Founder/owner, The Surveillance Shop
Edmonton/Medicine Hat, Alberta
Married to Betty, Father to Hilton and Kennedy
Computer Technology certificate from Southern Alberta Institute of Technology
Career highlights:
Starting a highly succesful security business from scratch after a 12 year career in the construction industry
www.survshop.com 1(877) 530-2288

As far back as he can remember, Curtis Dyck never nursed any entrepreneurial ambitions. He played high school football and generally enjoyed himself while he was growing up. But once he started getting serious about life, he really put the pedal to the metal. He’s a natural organizer with a deeply rooted work ethic which has helped him build a super-successful security business and has enabled him to beat out enormous corporate competitors for important contracts on a regular basis. Since striking out on his own in the first few months of the 21st Century, Dyck, his wife Betty and a highly committed team of experts have grown the company on a foundation of customer service as well as blood, sweat and tears. The Surveillance Shop has experienced year-over-year growth with million-dollar monthly revenue and strong eight-figure sales projected for 2015.”

1. Where did you get the entrepreneurial drive that led to the success you’ve achieved?

“My parents were both very hard workers. My mom worked a full-time job in addition to keeping us all fed and clean. My dad was a heavy-duty mechanic, a very hard-working guy. He worked for Finning as a young man and wound up starting his own company in Medicine Hat. He’s a great guy, 70 years old now and in great shape, still an extremely hard worker.

2. Did you start out by helping out around the shop?

Yeah, I worked with him, pulling wrenches and doing odd jobs around there. If I wrecked his trucks, I’d have to pay for the damage myself. I always worked, from about the age of 12. I started by delivering papers and picking cabbages on the farm. At 13, I was cleaning bricks for a factory in Redcliff. I made all the usual stops, working at Bonanza and Burger King, places like that.

3. Sounds like working hard is part of your DNA. Did your family always expect you to pull your own weight?

It was definitely part of the family culture. There wasn’t much money in the house so if you wanted to buy any extras you had to work for them.

4. How did you get your start in the construction business?

I had enrolled in college (to get his high-school equivalency) but I partied too much and wound up leaving after three months. Then I talked to a friend of my dad’s who owned some graders in Saskatchewan. I told him I’d work without pay for one week on the understanding that he’d hire me if he thought I could do the job.

5. And how did that arrangement work out?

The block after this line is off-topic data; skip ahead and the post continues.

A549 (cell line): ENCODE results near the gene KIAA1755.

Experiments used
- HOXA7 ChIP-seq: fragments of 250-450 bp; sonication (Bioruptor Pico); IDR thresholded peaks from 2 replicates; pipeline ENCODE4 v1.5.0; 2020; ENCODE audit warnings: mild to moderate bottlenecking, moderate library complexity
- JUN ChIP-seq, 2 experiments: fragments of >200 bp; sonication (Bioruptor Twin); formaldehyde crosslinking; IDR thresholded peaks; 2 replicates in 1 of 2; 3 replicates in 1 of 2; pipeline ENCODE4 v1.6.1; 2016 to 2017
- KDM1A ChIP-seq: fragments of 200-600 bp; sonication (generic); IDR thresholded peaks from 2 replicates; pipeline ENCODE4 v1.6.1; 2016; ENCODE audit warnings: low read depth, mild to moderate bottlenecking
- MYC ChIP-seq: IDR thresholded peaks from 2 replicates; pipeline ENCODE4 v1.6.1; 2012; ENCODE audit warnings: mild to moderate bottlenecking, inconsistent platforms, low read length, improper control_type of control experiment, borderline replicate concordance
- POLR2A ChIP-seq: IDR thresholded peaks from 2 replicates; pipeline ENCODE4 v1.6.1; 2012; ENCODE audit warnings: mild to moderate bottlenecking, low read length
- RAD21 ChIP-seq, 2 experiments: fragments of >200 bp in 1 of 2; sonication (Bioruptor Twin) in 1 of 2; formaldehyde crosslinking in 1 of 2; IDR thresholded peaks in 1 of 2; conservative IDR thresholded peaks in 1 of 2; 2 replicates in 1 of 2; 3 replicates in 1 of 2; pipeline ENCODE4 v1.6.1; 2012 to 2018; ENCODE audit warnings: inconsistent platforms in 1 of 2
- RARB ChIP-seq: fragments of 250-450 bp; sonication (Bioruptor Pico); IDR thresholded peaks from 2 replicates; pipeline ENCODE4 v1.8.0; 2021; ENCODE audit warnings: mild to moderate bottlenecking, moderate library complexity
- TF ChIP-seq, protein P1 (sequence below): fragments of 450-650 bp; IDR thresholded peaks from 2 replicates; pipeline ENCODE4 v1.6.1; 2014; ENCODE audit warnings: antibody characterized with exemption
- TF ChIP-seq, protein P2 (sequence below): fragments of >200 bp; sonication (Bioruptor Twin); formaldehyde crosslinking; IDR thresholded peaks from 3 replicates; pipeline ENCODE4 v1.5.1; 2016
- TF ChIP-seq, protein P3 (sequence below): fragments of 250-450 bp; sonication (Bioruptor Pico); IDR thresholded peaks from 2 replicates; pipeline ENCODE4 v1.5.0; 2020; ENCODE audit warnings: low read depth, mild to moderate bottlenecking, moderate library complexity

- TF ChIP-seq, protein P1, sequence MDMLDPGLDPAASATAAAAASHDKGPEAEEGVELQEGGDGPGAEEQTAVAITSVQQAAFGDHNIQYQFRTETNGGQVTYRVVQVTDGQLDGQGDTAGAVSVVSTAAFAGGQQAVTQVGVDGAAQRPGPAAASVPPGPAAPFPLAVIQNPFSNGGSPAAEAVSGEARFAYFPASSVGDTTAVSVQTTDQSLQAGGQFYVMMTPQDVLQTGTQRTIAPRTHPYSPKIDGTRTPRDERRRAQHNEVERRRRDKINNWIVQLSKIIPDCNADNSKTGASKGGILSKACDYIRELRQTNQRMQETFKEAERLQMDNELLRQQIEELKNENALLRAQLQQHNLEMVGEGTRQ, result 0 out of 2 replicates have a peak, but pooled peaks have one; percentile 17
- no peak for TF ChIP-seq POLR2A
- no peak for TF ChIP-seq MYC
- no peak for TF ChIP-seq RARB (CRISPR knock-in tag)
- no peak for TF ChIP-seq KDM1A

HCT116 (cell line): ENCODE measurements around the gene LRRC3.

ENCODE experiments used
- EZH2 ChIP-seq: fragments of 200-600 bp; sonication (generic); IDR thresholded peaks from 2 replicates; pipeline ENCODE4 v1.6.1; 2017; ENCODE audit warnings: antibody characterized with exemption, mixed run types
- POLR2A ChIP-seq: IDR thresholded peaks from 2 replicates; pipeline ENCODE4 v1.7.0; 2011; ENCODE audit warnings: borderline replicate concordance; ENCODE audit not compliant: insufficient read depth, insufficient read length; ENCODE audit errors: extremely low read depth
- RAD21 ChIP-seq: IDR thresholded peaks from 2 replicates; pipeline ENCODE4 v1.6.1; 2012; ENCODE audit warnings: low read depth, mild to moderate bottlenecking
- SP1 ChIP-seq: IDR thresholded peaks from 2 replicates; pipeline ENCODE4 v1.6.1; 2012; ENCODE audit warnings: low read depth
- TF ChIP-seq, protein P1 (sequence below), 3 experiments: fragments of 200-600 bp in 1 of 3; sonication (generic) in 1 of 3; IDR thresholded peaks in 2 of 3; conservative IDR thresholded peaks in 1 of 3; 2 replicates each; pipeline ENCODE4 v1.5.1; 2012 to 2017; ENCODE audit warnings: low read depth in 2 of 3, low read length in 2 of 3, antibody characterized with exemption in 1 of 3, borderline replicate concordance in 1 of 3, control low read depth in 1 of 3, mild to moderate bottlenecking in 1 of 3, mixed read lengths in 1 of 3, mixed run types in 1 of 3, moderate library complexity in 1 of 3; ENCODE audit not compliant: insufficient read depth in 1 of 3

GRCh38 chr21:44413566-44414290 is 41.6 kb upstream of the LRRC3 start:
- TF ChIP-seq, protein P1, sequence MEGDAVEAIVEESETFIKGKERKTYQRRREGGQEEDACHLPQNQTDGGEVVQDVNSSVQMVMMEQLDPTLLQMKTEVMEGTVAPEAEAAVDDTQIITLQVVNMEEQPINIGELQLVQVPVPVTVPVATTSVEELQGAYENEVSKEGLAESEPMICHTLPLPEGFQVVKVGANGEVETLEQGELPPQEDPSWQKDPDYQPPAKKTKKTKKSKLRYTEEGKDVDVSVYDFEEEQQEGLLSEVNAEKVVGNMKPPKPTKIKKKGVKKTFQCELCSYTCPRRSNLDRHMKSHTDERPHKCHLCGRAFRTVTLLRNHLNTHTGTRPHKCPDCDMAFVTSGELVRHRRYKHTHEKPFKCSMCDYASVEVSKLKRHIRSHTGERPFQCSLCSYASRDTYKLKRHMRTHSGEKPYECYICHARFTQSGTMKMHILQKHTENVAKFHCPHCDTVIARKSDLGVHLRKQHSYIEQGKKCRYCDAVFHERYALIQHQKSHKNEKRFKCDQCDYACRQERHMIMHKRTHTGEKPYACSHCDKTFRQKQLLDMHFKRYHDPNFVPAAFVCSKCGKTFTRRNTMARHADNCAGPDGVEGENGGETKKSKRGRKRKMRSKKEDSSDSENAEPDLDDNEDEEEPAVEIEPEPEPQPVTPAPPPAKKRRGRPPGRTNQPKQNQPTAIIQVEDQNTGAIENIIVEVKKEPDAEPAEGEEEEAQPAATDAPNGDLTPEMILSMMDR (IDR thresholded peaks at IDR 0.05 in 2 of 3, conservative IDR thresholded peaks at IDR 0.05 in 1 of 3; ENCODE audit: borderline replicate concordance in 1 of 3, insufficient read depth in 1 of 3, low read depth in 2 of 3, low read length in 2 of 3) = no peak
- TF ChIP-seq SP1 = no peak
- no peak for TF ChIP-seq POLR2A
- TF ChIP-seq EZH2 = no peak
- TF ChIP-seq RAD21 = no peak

I stayed on his farm, fed his pigs in the morning and helped him grading roads all day. He never did pay me for that first week but at the end of the week he gave me the job. At that time I was about 18.

6. At that point, you were still light years from the point of starting your own security business. What was going through your mind at that time?

When my dad dropped me off at that little farm in Saskatchewan, a light kind of turned on in my mind, like, it was really time for me to get serious and get to work. A real wakeup call. I tell people that was a life-turning moment for me. The message was, the free ride is over. If I’m going to eat, I’m going to have to work.

7. So that was a major reality check for you. How did things unfold from that point?

I worked very hard for that guy. After a year and a half, I moved on to another road building company. At 21, I came to Calgary. That was 1988, the Olympic year. I wound up getting a job at Standard General Inc., where I operated a grader, building roads and streets in suburban Calgary. I built roads in Tuscany, Country Hills, Sundance and Shawnessy. Eventually I became a project co-ordinator for the company, looking after the roads going over the river at Stoney Trail in Northwest Calgary.

8. Sounds as though you made the most of your time working for Standard General. How long did you stay with the company?

I stayed with them for about 12 years. They continued to promote me as time went on. By the time I was 28, I was head of the asphalt division in Calgary. That involved a lot of long hours and gave me some management experience. I was doing a lot of scheduling for the engineers who worked in the same division. There I was, a kid with only a Grade 11 education, working with all these well-educated people. I made some really good friends at that time but I began to realize that I’d gone about as far as I could go along that particular career path.

9. Is that about the time you started to contemplate a career change?

More or less. I was about 30 and the company offered to pay for me to take courses in road building. But I decided I wanted to take courses in computer science. Computers were just becoming a big thing and I was very interested. So I enrolled in night courses at SAIT, learning Microsoft Office applications and that kind of thing. So by the time computer programs became more important in management, I was pretty well ready to handle the change.

10. But you were still working for Standard General at that time, weren’t you?

Still building roads, yeah. I enjoyed the work and I liked the people I worked with, as well as my boss, Henry Hipfner, a cowboy from Okotoks. A very inspirational guy. His staff turned up to work at 6 a.m., he’d be on the job by 5 and was the last one to go home at night, sometimes as late as 8 p.m. He expected your very best every day and we all tried to give it to him.